Image credit: DADSS
The US government’s $1 trillion infrastructure package that was signed by the President in May 2022 includes increased funding targeted for improving auto safety. That package includes a provision in the legislation that mandates that new cars have a monitoring system aimed to prevent intoxicated drivers from operating a vehicle.
This technology could roll out in new vehicles as soon as 2026, according to The Associated Press. This timeline is meant to give automakers the ability to test options and adapt while the Transportation Department decides what kind of technology could be the most feasible–and functional–to install in millions of vehicles.
The goal of the new technology is to help ease a drunk-driving problem that has worsened over time. The National Highway Traffic Safety Administration (NHTSA) reports that every day, about 28 people in the United States die in drunk-driving crashes. Between 2010 to 2019, more than 10,000 people died every year in drunk-driving crashes.
More recently, NHTSA estimated that 20,160 people died in motor vehicle crashes of any reason in the first half of 2021, which is an 18.4 percent increase over 2020 and the largest number of projected deaths in that time period since 2006. Speeding, impaired driving, and not wearing seatbelts are all cited as reasons for the spike by the NHTSA.
Driver Monitoring Technology
While some convicted drunken drivers currently must use breathalyzer devices to gain access to driving their car, new cars will likely use more automated IoT technology. The new legislation states that the device must “passively monitor the performance of a driver of a motor vehicle to accurately identify whether that driver may be impaired.”
KEA Technologies, located in Littleton, MA, is one of the companies working on the new generation of automated driver monitoring technology. KEA conducts independent testing services and builds products and engineering solutions for transportation industry partners.
KEA has developed Breath Alcohol Ignition Interlock (BAIIDs) technology, which includes devices used to combat alcohol-impaired driving. These devices have to perform to internationally accepted standards to ensure the safety of everyone on the road. KEA provides accredited laboratory services to test devices against these accepted standards.
KEA Technologies is also involved in the Driver Alcohol Detection System for Safety (DADSS) program, which is a private-public partnership between the NHTSA and the Automotive Coalition for Traffic Safety (ACTS). At the national level, DADSS focuses on research and development to advance alcohol detection system technologies. KEA operates the DADSS Laboratory in Massachusetts, where the team conducts mechanical and electrical equipment assessment, verification and validation, and situational driver testing.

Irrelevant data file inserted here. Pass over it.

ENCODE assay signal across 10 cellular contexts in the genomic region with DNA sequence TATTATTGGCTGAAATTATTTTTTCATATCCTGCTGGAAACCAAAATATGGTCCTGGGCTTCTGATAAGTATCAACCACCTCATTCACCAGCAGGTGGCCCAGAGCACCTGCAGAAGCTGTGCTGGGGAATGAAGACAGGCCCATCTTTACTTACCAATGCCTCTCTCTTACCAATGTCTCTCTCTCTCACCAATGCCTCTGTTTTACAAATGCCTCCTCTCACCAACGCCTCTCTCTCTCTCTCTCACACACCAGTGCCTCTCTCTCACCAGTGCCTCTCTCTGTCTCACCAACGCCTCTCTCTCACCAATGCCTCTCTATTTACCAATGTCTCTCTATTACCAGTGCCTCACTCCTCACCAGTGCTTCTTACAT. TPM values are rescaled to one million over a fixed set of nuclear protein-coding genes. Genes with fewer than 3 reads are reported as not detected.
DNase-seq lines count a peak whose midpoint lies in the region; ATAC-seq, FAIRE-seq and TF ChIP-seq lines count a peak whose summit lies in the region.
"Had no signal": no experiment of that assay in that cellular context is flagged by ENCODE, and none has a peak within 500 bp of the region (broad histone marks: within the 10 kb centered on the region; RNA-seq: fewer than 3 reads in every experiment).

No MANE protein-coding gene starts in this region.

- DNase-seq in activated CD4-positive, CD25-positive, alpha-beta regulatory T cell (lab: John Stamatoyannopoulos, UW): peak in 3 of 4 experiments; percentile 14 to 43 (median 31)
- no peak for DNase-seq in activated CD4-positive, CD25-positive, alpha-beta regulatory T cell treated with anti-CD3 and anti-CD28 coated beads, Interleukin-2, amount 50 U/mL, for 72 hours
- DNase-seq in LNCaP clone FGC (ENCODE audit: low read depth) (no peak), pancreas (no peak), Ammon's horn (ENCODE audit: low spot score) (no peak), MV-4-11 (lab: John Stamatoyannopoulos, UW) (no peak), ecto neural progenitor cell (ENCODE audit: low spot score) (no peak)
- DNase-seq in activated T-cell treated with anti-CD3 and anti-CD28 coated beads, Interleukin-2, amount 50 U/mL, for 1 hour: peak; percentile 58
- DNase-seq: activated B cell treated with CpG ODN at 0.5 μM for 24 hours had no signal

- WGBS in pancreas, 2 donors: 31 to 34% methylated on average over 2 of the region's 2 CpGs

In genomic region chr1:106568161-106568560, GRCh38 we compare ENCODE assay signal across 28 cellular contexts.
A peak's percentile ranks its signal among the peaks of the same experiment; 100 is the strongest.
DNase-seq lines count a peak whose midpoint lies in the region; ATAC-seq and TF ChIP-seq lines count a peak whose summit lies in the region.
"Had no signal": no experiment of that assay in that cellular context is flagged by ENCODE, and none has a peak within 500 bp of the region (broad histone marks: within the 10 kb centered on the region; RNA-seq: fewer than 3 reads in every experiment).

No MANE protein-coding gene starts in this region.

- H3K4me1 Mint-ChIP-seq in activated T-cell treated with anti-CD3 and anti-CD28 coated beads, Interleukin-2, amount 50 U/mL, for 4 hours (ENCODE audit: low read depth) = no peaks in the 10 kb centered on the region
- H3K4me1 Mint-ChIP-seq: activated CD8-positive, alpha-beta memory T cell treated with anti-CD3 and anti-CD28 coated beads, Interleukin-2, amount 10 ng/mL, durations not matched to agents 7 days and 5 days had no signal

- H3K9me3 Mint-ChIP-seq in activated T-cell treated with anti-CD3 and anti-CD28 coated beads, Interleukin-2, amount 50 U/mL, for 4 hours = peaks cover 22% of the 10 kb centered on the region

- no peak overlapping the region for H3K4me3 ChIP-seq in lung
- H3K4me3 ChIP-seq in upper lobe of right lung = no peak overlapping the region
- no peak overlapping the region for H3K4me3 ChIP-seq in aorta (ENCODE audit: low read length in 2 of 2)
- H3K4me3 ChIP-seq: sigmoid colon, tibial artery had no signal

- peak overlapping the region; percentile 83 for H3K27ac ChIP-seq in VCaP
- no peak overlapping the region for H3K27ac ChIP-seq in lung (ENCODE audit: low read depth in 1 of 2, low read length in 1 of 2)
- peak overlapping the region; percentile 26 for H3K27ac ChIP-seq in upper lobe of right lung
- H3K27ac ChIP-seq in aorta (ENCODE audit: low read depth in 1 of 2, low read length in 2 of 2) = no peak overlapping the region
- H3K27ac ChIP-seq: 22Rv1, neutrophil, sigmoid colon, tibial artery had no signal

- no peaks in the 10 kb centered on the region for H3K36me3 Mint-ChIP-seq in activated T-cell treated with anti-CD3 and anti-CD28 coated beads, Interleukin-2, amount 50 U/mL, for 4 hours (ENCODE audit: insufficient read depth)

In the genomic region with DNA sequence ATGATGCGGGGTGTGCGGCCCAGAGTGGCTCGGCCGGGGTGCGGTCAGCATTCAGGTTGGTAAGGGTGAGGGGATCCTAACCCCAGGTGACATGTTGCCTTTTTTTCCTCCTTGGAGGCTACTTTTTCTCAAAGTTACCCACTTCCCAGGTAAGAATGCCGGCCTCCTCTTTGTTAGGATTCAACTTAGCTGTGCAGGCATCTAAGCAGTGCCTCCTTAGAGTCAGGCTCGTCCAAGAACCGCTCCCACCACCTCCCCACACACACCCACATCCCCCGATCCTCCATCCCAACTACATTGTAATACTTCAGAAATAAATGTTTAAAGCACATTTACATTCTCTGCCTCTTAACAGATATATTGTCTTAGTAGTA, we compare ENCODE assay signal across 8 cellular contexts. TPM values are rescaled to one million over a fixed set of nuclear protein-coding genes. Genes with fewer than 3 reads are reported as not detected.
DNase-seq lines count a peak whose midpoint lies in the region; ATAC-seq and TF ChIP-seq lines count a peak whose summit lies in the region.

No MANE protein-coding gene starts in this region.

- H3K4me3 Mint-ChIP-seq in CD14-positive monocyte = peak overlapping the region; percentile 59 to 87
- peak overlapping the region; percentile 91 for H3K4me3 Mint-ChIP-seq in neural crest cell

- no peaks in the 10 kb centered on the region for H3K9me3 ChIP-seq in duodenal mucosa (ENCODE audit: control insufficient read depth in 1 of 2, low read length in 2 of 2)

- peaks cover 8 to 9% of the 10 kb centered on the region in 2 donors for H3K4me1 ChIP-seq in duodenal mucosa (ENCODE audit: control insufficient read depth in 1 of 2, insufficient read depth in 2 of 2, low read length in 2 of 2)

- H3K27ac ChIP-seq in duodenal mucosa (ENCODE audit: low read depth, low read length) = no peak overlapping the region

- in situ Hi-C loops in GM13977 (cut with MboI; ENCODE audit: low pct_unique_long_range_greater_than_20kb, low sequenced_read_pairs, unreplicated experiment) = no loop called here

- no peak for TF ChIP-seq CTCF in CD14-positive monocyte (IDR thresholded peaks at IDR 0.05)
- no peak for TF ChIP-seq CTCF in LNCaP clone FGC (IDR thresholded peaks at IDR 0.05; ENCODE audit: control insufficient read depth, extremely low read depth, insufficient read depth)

Image credit: KEA Technologies
Smart Sensor Solutions
For the new monitoring mandate, DADSS and KEA have co-developed smart sensor technology for in-vehicle use that can work automatically to stop impaired drivers from operating a vehicle. They are testing two types of sensor systems to measure a driver’s blood alcohol content:
Breath testing. This sensor solution is designed to be located near the driver, either on the driver’s side door or on the steering wheel. It can measure the concentration of alcohol molecules in the driver’s exhaled breath. If the ratio of alcohol to carbon dioxide molecules is above a certain range, the system determines that the driver has an illegal alcohol level, and the car won’t move.
Touch-based testing. This type of sensor solution is touch based. It measures alcohol content by shining a beam of infrared light onto a driver’s fingertip when it is placed on the car’s ignition button or on gear shift. It can then read the level of alcohol in the blood through the skin tissue.
While the sensors are intelligent, they are intended to function only as passive monitoring, to avoid privacy concerns and pushback against their development. The sensors can prevent the vehicle from operating, but they will not report the data or non-operation status to law enforcement or any third-party entity, according to Robert Strassburger, the President and CEO of Automotive Coalition for Traffic Safety, Inc.
Sensors Hit the Road
In the testing and development phase, KEA has equipped a fleet of vehicles with its most recent sensor prototypes. The solution supports data acquisition system equipment to evaluate the sensor performance in an operational, live, on-road setting.
At the beginning of a test day, paid participants are safely dosed with alcohol in a controlled environment. The participants interact with the sensors, while professional drivers operate the instrumented vehicles along predetermined routes. These unique tests are meant to validate in-laboratory results and stress-test the sensor technology to ensure survival in all the environments and situations that a driver typically operates a vehicle.